Biden calls Congress to act on gun violence after Michigan shooting
US President Joe Biden reiterates his calls against gun violence and says he has taken a "historic number of executive actions and the first significant gun safety law in nearly 30 years," but admits that more has to be done.
US President Joe Biden has called on Congress to act against the gun violence "epidemic" in the United States.
Biden's call on Tuesday came after a new shooting on Monday claimed the lives of three civilians in the State of Michigan and injured five.
Concerned about the endless daily shootings, Biden said he spoke to the state's Democratic governor and directed the "deployment of all necessary federal law enforcement."
"Too many American communities have been devastated by gun violence," Biden said, adding, "I have taken action to combat this epidemic in America, including a historic number of executive actions and the first significant gun safety law in nearly 30 years, but we must do more."
Police said Anthony McRae was found dead "shortly after" the shooting from an apparent self-inflicted gunshot wound in an off-campus area.
Michigan Governor Gretchen Whitmer held a news briefing on Tuesday, during which she called the issue of gun violence a "uniquely American problem."
The university had become "another place that is supposed to be about community and togetherness shattered by bullets and bloodshed," she told reporters.
Read: Three dead, gunman at large in mass shooting in Washington state
It is worth noting that the Michigan shooting happened on Monday at Michigan State University, on the eve of the five-year anniversary of the Parkland High School shooting, which killed 17 people, mostly students.
The incident should "cause every American to exclaim 'enough' and demand that Congress take action," Biden said.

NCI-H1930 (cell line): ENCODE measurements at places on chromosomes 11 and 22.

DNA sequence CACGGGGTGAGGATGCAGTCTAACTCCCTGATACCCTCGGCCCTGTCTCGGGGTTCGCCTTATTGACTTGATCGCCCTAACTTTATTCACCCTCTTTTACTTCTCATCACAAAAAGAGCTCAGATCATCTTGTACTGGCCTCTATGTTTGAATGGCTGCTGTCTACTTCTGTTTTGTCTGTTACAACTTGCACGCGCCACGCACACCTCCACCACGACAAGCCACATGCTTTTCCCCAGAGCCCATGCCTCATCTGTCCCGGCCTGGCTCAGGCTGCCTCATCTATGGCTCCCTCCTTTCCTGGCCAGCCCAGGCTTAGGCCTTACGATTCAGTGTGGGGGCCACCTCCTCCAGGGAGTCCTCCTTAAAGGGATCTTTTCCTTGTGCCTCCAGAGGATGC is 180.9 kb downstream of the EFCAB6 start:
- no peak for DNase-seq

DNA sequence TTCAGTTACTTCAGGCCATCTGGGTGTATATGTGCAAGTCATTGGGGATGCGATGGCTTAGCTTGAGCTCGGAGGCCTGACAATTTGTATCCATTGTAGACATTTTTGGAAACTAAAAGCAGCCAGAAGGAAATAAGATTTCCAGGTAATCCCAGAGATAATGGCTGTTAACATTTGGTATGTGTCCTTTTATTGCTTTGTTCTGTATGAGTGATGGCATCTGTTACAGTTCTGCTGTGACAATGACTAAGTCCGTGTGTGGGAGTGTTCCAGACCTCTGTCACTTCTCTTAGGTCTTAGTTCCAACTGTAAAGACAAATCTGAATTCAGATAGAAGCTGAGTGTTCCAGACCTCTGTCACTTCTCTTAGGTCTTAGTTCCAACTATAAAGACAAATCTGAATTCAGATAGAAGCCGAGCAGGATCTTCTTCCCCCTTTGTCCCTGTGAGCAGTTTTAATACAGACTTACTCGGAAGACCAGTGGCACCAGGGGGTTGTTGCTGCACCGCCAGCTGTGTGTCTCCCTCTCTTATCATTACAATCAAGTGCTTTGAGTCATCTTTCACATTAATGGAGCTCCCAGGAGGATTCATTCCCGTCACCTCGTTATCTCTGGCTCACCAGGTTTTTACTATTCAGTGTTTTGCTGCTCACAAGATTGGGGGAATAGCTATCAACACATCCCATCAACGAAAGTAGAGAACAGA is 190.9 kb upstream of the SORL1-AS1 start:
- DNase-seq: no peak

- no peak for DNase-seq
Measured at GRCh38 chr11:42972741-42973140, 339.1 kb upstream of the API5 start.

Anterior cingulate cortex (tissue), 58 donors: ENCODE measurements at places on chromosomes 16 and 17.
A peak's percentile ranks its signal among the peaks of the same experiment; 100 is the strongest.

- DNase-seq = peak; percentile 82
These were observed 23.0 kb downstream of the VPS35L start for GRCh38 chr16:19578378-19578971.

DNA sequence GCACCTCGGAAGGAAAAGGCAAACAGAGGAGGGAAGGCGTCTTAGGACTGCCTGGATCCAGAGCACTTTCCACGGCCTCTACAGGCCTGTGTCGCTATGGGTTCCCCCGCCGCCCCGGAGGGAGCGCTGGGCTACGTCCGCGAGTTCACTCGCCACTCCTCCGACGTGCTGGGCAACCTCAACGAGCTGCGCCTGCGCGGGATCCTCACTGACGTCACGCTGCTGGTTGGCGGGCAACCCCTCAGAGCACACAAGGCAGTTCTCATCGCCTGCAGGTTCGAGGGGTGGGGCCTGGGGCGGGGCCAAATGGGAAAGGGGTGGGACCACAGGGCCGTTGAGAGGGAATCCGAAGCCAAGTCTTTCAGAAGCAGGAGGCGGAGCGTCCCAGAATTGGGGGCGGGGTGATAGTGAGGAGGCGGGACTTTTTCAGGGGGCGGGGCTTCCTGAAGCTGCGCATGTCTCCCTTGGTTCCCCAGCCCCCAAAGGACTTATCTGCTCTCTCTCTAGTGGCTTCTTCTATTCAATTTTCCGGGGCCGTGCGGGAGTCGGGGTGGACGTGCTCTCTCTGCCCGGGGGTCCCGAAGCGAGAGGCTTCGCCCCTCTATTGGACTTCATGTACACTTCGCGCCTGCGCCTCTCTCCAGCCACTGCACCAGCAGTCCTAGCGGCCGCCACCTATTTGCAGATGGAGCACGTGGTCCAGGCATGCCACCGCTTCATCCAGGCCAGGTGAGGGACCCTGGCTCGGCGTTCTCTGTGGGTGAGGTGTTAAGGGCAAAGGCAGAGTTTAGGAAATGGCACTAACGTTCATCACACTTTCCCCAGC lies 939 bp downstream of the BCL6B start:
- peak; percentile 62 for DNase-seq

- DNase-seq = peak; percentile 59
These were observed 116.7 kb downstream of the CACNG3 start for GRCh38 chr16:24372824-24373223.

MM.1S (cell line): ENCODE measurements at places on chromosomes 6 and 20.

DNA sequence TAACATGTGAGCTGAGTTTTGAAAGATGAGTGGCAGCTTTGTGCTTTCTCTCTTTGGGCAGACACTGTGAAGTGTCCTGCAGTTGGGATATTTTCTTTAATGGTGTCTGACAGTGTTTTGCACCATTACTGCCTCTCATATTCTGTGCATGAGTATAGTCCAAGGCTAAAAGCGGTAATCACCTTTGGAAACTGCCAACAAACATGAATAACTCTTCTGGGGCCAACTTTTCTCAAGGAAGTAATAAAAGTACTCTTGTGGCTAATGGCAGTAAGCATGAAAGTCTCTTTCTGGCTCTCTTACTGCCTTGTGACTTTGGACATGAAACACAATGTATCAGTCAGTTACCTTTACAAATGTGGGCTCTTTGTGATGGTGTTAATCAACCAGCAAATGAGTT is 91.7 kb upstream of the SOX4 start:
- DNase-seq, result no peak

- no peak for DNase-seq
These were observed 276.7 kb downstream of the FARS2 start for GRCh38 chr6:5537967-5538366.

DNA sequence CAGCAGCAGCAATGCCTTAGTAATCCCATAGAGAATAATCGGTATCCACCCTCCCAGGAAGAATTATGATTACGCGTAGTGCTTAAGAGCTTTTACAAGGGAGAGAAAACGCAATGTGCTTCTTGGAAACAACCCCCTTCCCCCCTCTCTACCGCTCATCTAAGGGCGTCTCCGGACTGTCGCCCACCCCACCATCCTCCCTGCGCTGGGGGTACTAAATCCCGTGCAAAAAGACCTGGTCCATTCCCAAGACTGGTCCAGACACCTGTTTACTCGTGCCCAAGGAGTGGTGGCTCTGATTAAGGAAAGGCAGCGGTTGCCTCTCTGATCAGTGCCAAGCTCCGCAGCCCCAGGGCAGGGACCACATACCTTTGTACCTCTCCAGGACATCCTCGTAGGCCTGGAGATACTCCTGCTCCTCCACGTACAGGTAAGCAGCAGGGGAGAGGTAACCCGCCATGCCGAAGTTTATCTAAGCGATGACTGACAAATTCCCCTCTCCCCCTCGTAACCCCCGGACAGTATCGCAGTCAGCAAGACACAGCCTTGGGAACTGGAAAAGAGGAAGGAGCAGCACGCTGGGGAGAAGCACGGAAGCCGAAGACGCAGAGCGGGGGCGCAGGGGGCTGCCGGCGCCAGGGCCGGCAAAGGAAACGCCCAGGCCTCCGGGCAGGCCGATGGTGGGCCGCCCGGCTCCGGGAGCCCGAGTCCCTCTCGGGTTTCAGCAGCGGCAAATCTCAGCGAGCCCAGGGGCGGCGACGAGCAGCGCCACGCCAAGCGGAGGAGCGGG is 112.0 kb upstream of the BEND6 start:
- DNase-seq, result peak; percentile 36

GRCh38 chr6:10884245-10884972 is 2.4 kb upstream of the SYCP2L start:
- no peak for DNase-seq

Local media reported that Michigan State Police troopers were seen on campus with rifles, instructing students to stay indoors and away from windows. The campus, at 5,200 acres, is one of the largest in the United States.
East Lansing has also issued a shelter-in-place order to the rest of the community. Agents from the FBI's Detroit field office and the Bureau of Alcohol, Tobacco, Firearms, and Explosives are on the scene.
After releasing security camera images of a Black man in a baggy blue jacket and red shoes, police received relevant information from a local resident.
Following the shooting, Interim Deputy Chief Chris Rozman of the university's police said at a press conference that authorities still have "absolutely no idea" about what the suspect's motive could be.
Michigan Rep. Elissa Slotkin also spoke following the mass shooting at Michigan State, saying, "If this is not a wake-up call to do something, I don't know what is."
"I am filled with rage that we have to have another press conference to talk about our children being killed in their schools," Slotkin added, calling for action on gun violence.
In June, US President Joe Biden pleaded for lawmakers to pass stricter gun control laws, including a ban on assault weapons, in a bid to clamp down on unprecedented levels of mass shootings across the United States that have been turning American communities into "killing fields".
The Democrat called on lawmakers to raise - at a minimum - the age at which assault weapons can be purchased from 18 to 21. He highlighted the "unconscionable" fact that the majority of Senate Republicans do not want any of these proposals to be debated or come up for a vote.
Last month, US President Joe Biden called on Congress to pass new legislation introduced earlier in the day to ban assault weapons, in light of the recent spate of shootings including in Monterey Park, California.
The United States has been rocked by a succession of high-profile mass shootings, including in schools, churches, grocery stores, and hospitals. The incidents have collectively left dozens dead. Mass shootings have reignited the debate on gun control, a contentious cultural issue that has made little progress in US Congress.